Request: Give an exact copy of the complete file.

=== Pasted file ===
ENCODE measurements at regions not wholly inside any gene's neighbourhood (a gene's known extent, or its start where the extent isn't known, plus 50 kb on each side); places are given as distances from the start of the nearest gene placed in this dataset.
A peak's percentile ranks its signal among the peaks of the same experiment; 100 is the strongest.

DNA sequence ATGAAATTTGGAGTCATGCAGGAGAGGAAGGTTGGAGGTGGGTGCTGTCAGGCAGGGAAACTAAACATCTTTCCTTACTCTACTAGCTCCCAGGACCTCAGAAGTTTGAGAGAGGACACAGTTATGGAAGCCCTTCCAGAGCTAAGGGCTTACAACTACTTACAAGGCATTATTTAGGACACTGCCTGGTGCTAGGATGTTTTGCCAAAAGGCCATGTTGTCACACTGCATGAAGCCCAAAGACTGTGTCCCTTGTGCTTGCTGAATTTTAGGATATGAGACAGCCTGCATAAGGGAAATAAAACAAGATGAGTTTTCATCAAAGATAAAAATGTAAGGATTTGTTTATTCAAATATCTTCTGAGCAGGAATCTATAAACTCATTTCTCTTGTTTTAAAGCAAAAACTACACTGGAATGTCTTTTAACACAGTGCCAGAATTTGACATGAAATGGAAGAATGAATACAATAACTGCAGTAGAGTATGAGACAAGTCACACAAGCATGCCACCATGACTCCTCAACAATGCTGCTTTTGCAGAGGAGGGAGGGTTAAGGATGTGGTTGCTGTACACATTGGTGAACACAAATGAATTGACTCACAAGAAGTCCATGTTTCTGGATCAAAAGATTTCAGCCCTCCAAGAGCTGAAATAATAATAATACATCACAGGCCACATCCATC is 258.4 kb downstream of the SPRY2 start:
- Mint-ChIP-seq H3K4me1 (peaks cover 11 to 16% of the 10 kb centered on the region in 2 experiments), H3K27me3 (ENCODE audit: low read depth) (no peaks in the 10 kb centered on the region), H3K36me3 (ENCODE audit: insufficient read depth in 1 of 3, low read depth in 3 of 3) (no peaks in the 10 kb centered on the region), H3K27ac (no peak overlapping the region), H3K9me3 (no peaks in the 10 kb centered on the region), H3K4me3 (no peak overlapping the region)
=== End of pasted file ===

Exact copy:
ENCODE measurements at regions not wholly inside any gene's neighbourhood (a gene's known extent, or its start where the extent isn't known, plus 50 kb on each side); places are given as distances from the start of the nearest gene placed in this dataset.
A peak's percentile ranks its signal among the peaks of the same experiment; 100 is the strongest.

DNA sequence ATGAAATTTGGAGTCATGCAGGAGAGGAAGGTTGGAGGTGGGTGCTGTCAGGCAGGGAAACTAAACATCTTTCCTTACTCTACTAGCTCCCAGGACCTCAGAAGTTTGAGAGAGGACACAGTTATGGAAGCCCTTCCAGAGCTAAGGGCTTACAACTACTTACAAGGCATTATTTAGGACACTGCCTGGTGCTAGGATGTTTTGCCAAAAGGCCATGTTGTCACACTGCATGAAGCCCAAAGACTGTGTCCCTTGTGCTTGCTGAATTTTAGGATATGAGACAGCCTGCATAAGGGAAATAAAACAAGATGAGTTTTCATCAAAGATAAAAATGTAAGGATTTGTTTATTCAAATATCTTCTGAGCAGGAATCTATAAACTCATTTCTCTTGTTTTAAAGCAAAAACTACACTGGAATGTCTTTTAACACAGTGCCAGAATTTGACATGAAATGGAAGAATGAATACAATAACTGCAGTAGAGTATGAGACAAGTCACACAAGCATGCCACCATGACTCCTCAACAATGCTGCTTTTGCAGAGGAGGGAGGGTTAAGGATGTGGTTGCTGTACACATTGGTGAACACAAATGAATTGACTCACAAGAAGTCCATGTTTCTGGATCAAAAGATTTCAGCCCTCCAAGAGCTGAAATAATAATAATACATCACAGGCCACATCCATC is 258.4 kb downstream of the SPRY2 start:
- Mint-ChIP-seq H3K4me1 (peaks cover 11 to 16% of the 10 kb centered on the region in 2 experiments), H3K27me3 (ENCODE audit: low read depth) (no peaks in the 10 kb centered on the region), H3K36me3 (ENCODE audit: insufficient read depth in 1 of 3, low read depth in 3 of 3) (no peaks in the 10 kb centered on the region), H3K27ac (no peak overlapping the region), H3K9me3 (no peaks in the 10 kb centered on the region), H3K4me3 (no peak overlapping the region)